D&D 5e Combat – Initiative House Rule Option #2

This is the second article I have written about house rules for initiative. I haven’t thrown the initiative rolls out the window, yet. After play testing Robert Schwalb’s Shadow of the Demon Lord action economy system, I have found that it works, but I want to try out some other methods of determining play order.

So the image below is a typical table top game seating arrangement (excuse my poor MS Painting skills).  So in this example there are 5 players and a DM.  At the start of combat, everyone rolls for initiative with a Dexterity check.

table

Dexterity Check results Example #1:

  • 18 – Player 1/Player 2 tied
  • 17 – MONSTERS
  • 15 – Player 3
  • 12 – Player 4
  • -1 – Player 5

from the results we have a tie, and players could choose who will go first, so what does the turn order look like? It could be either one of these arrangements for turn order:

table-ordertable-order3

After this Initiative order is determined, then it is set and doesn’t change.  A player can take a Delay Action, but that just turns their action into a Reaction.  Which they can only have one of those, and would potentially lose any other reactions that may happen like Attacks of Opportunity.

I suppose everyone could get out of there seats and move around to make it easier, but you would need to do that each time there is combat. meh.

House Rule

So here goes:  The problem is, that I still want to have all the players roll a d20, and perform a Dexterity Check to help determine initiative order. I just don’t want to write it all down and keep track of it.

I have a spreadsheet I use to track initiative and sort it by results when I play in Adventurers League games. I look at the list, and call out the name, but I don’t like doing it because, it’s not fun. It’s a pain in the neck, and I am constantly having to remind players about their turns can be frustrating as they are usually not ready to make an action.

So in board and card games, Play passes to the left. And most people understand that. Soooooo… why not use that mechanic except make a little change in the way player order is determined.

Instead of play passes to the left, play passes in the direction created by the initiative results. Play would pass in the direction from the player (or monster) with the highest initiative result to the player with the second highest initiative.  Shortest route.

That direction could be player’s choice in the direction, either to the left or to the right, when there are the same amount of players between the 1st and 2nd highest initiative rolls.

How does this work?

Dexterity Check results Example #1:

  • 18 – Player 1/Player 2 tied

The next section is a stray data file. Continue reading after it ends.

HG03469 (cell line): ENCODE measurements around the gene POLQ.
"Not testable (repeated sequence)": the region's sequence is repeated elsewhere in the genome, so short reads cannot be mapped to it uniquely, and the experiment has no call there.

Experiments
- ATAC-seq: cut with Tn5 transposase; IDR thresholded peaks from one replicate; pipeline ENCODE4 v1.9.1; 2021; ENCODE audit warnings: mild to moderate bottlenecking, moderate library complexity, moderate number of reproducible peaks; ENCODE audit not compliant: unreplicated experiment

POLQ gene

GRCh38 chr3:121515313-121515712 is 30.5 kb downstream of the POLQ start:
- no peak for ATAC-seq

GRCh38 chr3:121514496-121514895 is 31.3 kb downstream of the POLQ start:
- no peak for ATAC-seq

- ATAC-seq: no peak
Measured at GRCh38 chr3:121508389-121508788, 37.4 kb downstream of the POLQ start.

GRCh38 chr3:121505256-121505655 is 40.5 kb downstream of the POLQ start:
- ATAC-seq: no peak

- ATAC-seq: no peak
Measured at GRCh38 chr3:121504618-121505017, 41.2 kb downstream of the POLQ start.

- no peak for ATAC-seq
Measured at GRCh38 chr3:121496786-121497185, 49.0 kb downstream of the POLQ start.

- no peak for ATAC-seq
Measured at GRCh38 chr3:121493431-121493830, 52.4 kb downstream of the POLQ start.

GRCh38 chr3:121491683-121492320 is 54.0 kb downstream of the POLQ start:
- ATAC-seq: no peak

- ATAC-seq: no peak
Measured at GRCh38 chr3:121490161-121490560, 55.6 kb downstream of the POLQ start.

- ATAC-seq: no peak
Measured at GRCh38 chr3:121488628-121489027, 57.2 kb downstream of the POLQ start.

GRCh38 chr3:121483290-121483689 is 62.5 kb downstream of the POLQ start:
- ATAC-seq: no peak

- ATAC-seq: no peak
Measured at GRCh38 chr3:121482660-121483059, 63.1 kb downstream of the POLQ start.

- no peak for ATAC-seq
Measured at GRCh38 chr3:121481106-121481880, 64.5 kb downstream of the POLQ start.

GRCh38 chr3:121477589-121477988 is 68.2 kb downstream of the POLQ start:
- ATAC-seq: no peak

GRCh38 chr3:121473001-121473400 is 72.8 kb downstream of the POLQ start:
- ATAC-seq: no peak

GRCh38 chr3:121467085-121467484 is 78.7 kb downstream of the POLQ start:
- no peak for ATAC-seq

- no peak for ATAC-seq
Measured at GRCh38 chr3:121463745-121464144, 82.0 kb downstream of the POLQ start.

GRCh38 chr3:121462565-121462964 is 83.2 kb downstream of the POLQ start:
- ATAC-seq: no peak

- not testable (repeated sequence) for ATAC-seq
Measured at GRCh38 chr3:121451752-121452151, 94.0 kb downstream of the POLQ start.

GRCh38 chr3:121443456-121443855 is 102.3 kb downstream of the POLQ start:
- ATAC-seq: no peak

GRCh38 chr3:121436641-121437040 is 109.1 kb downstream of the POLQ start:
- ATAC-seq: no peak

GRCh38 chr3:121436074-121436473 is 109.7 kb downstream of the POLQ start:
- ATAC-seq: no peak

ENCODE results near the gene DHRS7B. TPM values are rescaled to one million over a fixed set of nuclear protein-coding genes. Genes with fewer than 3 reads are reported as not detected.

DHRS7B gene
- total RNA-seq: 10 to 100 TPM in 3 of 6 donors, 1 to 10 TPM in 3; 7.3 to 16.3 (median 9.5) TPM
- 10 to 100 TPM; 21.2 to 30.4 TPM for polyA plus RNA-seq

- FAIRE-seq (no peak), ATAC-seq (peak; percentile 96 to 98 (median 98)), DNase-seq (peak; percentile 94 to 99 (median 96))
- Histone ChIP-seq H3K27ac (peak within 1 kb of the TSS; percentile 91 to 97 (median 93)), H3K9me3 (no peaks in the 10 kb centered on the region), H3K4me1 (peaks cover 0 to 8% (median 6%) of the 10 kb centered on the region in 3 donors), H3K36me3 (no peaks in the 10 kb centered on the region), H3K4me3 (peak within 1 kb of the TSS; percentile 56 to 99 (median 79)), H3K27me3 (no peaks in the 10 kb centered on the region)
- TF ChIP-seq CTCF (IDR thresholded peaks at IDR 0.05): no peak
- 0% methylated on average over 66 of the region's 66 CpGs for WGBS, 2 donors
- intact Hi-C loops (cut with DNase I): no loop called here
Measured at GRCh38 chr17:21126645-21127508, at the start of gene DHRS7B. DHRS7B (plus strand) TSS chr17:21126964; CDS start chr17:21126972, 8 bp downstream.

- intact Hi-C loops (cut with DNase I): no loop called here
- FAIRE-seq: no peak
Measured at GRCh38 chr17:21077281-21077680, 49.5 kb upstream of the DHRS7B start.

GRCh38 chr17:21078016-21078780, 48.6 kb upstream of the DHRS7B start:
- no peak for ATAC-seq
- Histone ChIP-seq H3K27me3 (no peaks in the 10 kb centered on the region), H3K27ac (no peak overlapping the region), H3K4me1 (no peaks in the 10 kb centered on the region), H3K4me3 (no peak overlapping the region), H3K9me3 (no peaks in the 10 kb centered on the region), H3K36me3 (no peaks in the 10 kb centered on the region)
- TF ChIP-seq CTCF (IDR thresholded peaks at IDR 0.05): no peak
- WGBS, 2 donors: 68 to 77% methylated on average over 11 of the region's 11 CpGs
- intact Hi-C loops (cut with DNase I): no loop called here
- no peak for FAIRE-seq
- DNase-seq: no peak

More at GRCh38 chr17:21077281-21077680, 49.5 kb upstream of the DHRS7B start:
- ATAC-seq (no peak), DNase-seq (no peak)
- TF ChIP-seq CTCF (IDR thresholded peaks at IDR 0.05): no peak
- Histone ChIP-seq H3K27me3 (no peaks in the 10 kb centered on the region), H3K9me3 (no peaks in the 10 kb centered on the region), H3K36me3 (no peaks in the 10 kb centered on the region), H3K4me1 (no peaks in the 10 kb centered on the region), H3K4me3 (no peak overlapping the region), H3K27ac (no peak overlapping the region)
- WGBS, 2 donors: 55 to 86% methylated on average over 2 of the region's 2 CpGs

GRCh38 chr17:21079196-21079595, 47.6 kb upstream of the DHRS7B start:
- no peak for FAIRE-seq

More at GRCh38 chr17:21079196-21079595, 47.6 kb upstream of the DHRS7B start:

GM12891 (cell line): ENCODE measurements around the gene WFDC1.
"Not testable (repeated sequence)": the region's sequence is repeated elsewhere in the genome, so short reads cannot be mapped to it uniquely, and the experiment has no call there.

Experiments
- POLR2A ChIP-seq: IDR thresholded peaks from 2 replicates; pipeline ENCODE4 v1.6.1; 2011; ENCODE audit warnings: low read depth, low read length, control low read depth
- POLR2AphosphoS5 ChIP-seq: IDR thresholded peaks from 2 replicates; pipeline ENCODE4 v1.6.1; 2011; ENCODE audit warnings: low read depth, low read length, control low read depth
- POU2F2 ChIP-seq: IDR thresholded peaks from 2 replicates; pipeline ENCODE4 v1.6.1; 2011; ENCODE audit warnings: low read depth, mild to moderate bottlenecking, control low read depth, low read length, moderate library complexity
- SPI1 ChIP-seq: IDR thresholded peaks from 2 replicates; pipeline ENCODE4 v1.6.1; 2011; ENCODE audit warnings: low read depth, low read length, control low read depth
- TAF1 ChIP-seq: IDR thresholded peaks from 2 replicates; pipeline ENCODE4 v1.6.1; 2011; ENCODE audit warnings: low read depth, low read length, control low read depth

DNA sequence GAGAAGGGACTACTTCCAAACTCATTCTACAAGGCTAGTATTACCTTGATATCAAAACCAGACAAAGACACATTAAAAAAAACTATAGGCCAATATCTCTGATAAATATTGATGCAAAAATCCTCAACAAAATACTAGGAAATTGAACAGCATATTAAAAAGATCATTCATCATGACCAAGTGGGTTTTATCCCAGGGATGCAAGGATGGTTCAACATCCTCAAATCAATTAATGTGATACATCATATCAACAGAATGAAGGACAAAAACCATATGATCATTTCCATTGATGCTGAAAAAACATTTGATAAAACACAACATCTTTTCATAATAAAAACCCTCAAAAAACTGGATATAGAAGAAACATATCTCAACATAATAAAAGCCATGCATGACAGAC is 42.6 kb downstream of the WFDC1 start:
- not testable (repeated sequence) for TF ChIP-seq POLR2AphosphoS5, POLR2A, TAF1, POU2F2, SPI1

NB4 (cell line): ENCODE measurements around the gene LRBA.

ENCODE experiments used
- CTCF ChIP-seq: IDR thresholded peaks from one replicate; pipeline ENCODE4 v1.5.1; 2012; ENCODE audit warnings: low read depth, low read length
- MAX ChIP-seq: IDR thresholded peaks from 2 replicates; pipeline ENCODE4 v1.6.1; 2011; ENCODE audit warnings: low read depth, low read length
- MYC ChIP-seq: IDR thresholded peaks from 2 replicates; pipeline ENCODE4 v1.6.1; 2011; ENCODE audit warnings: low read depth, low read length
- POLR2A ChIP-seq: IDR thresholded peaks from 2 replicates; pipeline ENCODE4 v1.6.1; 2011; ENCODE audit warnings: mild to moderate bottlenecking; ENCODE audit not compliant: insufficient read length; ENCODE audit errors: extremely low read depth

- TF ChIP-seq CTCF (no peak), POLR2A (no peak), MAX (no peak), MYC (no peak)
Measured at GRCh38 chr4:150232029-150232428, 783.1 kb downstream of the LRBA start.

• 17 – MONSTERS
  • 15 – Player 3
  • 12 – Player 4
  • -1 – Player 5

Players 1 & 2 tied.  They decide that player 1 will take the honors of having the highest initiative. So play will go to the left because player #2 had the second highest initiative. Turn order, Player 1, Player 2, Player 3, Player 4, Player 5, and the monsters would have to go last in initiative order. Tricky players. 😉

table-order2

Here is another example of how it could work

Dexterity Check results Example #2:

  • 19 – Player 4
  • 17 – MONSTERS
  • 11 – Player 5
  • 8 – Player 3
  • 7 – Player 1
  • 4 – Player 2

So Player 4 rolled highest, and the fast monsters controlled by the DM rolled second highest.  Play would then go to the left, from Player 4 and the shortest route to the Monsters.

Turn order: Player 4, Player 5, Monsters, Player 1 Player 2, Player 3

table-order2

Dexterity Check results Example #3:

  • 21- Player 1
  • 17 – Player 4
  • 11 – MONSTERS
  • 8 – Player 3
  • 7 – Player 5
  • 4 – Player 2

So Player 1 rolled highest, and Player 4 rolled second highest.  Play could go to the left or to the right, because there are two routes that are the same distance. But Player 1 chooses to the left, because it would allow all the players to take an action before the monsters.

Turn order: Player 1 Player 2, Player 3, Player 4, Player 5, Monsters, etc.

table-order2

Now if the DM goes first, and has multiple groups of monsters, he can optionally choose to have the “faster” monster go first, then go in the direction of the 2nd highest player.  His slower monster would close out/end the combat round, and then the “faster” monster would take it’s actions next for the “top of the round.”

Conclusion

I have play tested this, and it makes a Dungeon Master’s life so much easier. Seriously. Give it a try, and let me know what you think.

-Michael

twitter: @mrlong78

https://www.facebook.com/groups/DnD5th/

House Rule option 1: http://tribality.com/2014/12/19/dd-5e-combat-initiative

House Rule option 2: http://tribality.com/2015/01/22/dd-5e-combat-initiative-2

Adventure League: http://tribality.com/2014/10/17/dd-5e-combat

[EDIT 2015-01-23 Credit to MaxSupernova ]

So here are some thoughts on the odds and probability from Reddit

(http://www.reddit.com/r/rpg/comments/2tapv2/dd_5e_combat_initiative_house_rule_option_2/):

“When you roll for initiative and keep that order, the GM will go in any particular slot an equal percentage of the time. Any player or the GM will average taking an action in “3.5th place”. ((1+2+3+4+5+6)/6)

The following table shows the data for a scenario with 5 players around a table with a GM using the suggested system. It assumes that the players maximize the number of player turns before the GM goes.

 Player going first  Player going second  GM’s Turn
1 2 6
1 3 6
1 4 6
1 5 2
1 GM 2
2 1 3
2 3 5
2 4 5
2 5 5
2 GM 3
3 1 4
3 2 4
3 4 4
3 5 4
3 GM 4
4 1 5
4 2 5
4 3 5
4 5 3
4 GM 3
5 1 2
5 2 6
5 3 6
5 4 6
5 GM 2
GM 1 1
GM 2 1
GM 3 1
GM 4 1
GM 5 1

Average GM turn = 111/30 = 3.7, so slightly later than sticking with random order.

Players get .2 of an action more per turn, or one extra action every 5 turns.”

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